"I wasn't expecting them to be great," he says. "And they were great. The vocal melodies, the lyrics, and the sound of her vocals. It was pretty classic and pretty vintage. It's what I've been trying to do with music since I started, which is just to create a sound that's going to last. And she has lasting power."
Deschanel, whose indie-centric movie resume includes Mumford and All the Real Girls (and who costarred with Mark Wahlberg in M. Night Shyamalan's The Happening this summer), says she was "a little bit shy" about sending Ward her music. Even though she's regularly sung in public with actress Samantha Shelton in a cabaret act called "If All The Stars Were Pretty Babies."
Ward, though, found her to be "more or less fearless in the studio" in Portland, where Volume One's retro AM-radio vibe was captured. "She's very confident. I didn't sense any trepidation on her part."
Deschanel, who says she's "no Bill Evans" on piano, decided to call the group She & Him, inspired by the anonymity of the band name The Band. Ward came up with the hopeful title Volume One.
"The idea," he says, "is for the audience to have a clear path into the songs, without having any preconceived ideas about what they're about to listen to. That's my favorite way to see a film, the ones that I know little about, and don't know what to expect from."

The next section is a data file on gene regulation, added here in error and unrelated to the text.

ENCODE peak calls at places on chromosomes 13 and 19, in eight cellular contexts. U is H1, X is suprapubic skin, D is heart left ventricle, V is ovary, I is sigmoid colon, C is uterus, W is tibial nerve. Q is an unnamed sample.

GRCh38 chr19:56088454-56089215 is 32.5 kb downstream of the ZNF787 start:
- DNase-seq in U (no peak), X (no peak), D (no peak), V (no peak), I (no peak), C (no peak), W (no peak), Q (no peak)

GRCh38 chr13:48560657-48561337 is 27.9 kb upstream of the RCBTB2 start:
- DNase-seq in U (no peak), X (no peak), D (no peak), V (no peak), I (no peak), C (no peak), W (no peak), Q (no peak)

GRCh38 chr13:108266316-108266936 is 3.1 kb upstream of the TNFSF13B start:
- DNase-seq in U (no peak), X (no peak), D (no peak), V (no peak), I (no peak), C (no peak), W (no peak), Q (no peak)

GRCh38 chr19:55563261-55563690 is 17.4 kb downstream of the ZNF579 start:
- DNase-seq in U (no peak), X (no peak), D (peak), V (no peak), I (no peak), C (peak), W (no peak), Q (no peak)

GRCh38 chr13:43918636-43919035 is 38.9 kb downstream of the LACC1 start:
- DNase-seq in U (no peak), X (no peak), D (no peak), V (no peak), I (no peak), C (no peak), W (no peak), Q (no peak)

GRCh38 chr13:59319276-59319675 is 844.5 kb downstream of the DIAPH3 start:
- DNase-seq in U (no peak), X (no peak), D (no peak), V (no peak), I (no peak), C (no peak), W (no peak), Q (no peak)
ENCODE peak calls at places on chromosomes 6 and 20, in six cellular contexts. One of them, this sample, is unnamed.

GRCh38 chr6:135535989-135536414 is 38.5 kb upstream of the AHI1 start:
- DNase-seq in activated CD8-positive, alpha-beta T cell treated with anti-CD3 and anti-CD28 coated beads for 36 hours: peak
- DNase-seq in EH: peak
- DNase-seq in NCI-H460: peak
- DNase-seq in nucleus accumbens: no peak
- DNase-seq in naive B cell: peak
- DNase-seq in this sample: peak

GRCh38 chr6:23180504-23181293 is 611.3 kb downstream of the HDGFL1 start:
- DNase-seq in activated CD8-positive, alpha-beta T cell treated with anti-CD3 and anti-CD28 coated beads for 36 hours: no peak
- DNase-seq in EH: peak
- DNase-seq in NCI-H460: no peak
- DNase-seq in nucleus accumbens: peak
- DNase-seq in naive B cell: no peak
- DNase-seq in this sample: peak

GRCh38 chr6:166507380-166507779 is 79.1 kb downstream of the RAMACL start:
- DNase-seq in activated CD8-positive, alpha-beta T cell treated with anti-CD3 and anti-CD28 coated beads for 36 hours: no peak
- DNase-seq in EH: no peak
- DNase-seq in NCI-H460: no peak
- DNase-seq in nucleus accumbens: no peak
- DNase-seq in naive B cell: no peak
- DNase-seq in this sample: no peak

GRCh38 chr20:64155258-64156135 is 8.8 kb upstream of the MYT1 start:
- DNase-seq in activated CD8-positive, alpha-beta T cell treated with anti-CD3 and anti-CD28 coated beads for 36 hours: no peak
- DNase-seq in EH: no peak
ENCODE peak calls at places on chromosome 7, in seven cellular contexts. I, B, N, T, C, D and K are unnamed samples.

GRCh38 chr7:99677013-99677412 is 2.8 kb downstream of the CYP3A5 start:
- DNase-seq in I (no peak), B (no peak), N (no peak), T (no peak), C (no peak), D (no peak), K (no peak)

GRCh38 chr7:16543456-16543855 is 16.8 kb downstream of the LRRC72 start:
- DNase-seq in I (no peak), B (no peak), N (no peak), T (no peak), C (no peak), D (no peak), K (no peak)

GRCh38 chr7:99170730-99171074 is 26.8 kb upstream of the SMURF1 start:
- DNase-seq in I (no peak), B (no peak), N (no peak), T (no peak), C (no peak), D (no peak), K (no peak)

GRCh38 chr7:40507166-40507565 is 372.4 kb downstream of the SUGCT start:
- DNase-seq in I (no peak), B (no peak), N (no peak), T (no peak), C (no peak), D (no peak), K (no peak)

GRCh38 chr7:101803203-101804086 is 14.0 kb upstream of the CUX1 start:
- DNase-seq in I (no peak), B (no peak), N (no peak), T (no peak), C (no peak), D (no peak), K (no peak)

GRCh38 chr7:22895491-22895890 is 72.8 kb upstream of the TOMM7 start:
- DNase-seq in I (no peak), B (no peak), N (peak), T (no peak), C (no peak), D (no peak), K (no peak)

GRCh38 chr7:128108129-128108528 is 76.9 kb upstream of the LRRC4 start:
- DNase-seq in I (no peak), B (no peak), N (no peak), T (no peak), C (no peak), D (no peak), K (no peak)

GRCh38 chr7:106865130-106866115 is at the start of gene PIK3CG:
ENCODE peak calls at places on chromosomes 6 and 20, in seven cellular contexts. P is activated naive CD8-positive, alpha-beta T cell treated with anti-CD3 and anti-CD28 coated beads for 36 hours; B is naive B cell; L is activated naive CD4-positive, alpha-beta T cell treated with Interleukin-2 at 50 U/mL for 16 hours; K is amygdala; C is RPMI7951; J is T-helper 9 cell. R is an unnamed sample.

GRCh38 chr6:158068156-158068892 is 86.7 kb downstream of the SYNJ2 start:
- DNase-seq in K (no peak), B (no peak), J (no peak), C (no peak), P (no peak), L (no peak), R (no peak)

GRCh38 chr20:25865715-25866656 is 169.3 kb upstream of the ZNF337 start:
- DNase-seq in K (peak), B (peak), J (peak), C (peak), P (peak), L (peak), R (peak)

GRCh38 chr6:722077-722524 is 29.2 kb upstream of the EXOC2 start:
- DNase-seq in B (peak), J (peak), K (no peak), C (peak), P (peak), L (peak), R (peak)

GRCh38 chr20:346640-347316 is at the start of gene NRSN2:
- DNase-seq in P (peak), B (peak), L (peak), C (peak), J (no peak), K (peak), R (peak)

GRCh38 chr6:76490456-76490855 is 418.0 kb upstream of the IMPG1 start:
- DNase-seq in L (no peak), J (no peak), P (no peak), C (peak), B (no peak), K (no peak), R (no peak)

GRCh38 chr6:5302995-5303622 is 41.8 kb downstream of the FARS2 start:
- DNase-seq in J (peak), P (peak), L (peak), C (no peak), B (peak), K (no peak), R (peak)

For Deschanel, making music beat making movies in part because it offers her a great degree of control. "Being an actor, so much of what you do is messed with," says the actress, who favors antique dresses to go with her love of vintage sounds. "I didn't want that to be another experience where you can't necessarily stand by the product that is put out, and the decisions don't reflect your taste or who you are as a person."
Volume One has been greeted with positive notices that have expressed surprise that an actor was capable of making good music. As well as reviews that took the opportunity to trash Scarlett Johansson's Tom Waits cover album in comparison.
"People bring it up as if you're a leper or a bad person," Deschanel says.
She chose to view that as a challenge. "I wanted to make it as humble and anonymous as possible. Have it be under a separate name, and not publicize it too much. Because it comes from a pure place. There's nothing vain about this project, at least not from my perspective."
The duo plan to work on a sequel, though Ward has other projects on his plate, including a solo album due early next year, and an album with Jim James of My Morning Jacket and Conor Oberst and Mike Mogis of Bright Eyes.
For the proposed Volume Two, Ward says he would like to keep the setup as it is, giving him "the freedom to stay focused on guitar and the arrangements of the songs, and leaving the vocals to a great singer. It's a new perspective for me, and I like it."
Deschanel, for her part, says, "We have enough songs for a new record now. I write music all the time. I record it and send it to Matt. And I think he likes exercising a slightly different muscle. I would be honored to sing any of Matt's songs. But I think this project has been working pretty well this way."